New 2020 Employment Laws in Effect

By: Jessica Jackler

We previously posted on new impactful Illinois legislation effective January 1, 2020 (see articles from our Labor & Employment Blog & Newsletter). Below is a refresher about these new laws now in effect.

Illinois Minimum Wage:
The hourly rate is now $9.25 per hour. After six months, the hourly minimum will increase to $10 per hour through the end of 2020. Thereafter, the minimum wage will go up $1 per hour on the first day of each year until it reaches $15 per hour on January 1, 2025. The Cook County minimum wage is currently $12 per hour and is set to increase on July 1. The City of Chicago minimum wage is currently $13 per hour and is also set to increase on July 1.

Recreational Marijuana Law:
Recreational use of marijuana and other products are now legal in Illinois. Employers can still prohibit use and possession while at work and may also continue to maintain drug-free policies in the workplace. Pre-employment drug testing, along with “reasonable” testing during employment remains permissible.

Workplace Transparency Act:
This law amended the Illinois Human Rights Act with the objective of strengthening employee protections against workplace discrimination and harassment. It greatly impacts the content of current employment agreements and other workplace policy considerations. Some of the key points of this law include:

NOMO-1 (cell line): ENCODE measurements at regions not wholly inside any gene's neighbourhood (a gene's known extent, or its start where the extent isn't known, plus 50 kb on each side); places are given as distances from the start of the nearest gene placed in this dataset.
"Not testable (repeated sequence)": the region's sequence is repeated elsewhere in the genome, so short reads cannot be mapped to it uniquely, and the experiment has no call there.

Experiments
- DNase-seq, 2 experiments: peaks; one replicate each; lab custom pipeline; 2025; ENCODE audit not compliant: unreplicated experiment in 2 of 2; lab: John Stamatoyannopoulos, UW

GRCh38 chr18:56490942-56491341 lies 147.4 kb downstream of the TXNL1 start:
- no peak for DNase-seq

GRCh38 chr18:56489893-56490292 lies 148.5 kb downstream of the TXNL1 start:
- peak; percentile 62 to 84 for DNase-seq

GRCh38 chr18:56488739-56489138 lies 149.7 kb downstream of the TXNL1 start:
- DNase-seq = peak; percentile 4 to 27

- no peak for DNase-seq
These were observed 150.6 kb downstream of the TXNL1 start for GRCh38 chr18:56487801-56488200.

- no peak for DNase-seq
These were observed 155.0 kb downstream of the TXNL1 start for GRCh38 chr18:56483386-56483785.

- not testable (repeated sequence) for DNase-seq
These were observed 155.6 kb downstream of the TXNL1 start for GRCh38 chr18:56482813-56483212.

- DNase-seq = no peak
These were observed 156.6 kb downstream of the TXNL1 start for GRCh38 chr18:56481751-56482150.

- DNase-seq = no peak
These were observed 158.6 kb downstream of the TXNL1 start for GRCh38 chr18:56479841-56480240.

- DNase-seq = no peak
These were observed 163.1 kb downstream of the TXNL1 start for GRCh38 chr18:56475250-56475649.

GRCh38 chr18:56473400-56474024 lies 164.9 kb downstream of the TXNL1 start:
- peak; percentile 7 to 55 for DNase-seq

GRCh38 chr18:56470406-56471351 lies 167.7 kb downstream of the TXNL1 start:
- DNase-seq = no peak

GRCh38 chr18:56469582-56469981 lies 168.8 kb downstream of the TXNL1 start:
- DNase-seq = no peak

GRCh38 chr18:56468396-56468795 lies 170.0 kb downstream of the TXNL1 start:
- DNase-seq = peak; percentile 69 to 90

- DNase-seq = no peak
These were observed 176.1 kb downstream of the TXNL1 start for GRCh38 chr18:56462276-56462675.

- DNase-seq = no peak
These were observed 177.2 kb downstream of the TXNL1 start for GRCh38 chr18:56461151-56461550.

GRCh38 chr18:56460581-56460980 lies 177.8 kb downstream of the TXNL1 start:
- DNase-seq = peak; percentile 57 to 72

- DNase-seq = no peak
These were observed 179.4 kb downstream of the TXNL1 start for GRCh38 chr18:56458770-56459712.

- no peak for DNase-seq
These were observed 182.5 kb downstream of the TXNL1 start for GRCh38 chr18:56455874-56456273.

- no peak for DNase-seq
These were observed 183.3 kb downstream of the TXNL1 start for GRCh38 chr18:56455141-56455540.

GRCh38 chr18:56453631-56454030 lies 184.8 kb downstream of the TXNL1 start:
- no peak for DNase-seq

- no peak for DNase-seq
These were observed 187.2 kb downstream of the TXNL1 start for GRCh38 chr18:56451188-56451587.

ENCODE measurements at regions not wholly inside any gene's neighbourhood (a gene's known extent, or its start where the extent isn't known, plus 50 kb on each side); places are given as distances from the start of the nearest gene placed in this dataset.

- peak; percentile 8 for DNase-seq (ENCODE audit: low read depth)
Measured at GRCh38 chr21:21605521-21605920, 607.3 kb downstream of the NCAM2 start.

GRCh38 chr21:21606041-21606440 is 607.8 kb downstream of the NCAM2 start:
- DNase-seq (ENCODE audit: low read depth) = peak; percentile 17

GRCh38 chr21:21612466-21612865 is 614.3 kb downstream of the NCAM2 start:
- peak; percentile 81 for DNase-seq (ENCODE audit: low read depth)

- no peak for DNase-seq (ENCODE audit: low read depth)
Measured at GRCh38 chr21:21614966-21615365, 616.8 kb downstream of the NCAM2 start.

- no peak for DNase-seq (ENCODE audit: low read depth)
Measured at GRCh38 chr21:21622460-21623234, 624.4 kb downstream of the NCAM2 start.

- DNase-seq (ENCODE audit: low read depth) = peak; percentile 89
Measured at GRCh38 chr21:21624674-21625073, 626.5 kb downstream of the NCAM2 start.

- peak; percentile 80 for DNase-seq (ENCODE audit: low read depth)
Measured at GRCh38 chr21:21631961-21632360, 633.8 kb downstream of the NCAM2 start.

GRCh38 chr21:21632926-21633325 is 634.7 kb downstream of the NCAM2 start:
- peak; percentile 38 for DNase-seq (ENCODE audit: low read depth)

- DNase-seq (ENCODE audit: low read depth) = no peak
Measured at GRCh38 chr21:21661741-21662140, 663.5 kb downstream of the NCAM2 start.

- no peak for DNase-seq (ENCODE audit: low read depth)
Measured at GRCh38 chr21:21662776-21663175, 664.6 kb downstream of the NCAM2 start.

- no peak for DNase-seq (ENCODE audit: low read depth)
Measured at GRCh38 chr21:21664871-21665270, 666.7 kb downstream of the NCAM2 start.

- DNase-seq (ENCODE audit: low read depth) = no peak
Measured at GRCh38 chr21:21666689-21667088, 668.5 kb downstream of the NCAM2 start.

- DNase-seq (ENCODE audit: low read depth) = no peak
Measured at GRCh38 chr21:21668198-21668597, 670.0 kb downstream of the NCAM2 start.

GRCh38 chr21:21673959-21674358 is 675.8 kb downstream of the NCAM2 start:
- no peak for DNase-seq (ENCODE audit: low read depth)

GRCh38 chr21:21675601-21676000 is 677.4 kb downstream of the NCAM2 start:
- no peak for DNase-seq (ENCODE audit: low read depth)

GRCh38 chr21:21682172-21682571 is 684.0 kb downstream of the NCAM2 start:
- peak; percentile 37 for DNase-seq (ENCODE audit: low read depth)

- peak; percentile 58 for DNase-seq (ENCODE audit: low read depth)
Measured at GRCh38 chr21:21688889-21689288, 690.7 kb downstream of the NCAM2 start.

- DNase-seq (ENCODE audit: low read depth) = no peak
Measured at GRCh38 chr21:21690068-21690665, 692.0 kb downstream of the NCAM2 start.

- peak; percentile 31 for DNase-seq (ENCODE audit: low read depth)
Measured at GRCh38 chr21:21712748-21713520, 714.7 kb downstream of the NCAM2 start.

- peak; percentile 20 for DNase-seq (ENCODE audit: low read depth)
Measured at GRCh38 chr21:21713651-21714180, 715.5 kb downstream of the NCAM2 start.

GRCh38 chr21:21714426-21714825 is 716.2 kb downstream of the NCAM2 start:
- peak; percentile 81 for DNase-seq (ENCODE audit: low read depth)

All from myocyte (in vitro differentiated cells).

• In order to include confidentiality as part of a settlement or separation agreement, the employee must agree to such confidentiality, it must mutually benefit both parties, and the employee must be provided 21 days to consider signing the agreement and seven days to revoke the agreement.
  • A settlement or separation agreement may include a non-disparagement clause, but it must be mutual.
  • The Illinois Human Rights Act now extends its protection to independent contractors in addition to employees.
  • There is now increased protection for employees who are “perceived”to be part of a protected class even if they are not actually a part of the protected class.
  • Victims Economic Security and Safety Act (VESSA) now also applies to victims of sexual harassment.
  • Employers must conduct annual sexual harassment training for employees.

Practice Tip: Employers should make certain they are complying with the new minimum wage immediately to avoid wage complaints and penalties. It is also advantageous that employers review their workplace policies and training procedures to ensure they are updated to reflect these legislative changes. Employment agreements, including termination and settlement agreements, must also be modified in compliance with the new laws. Please contact us to review and revise your existing policies and contracts, or to prepare new ones in light of these changes.

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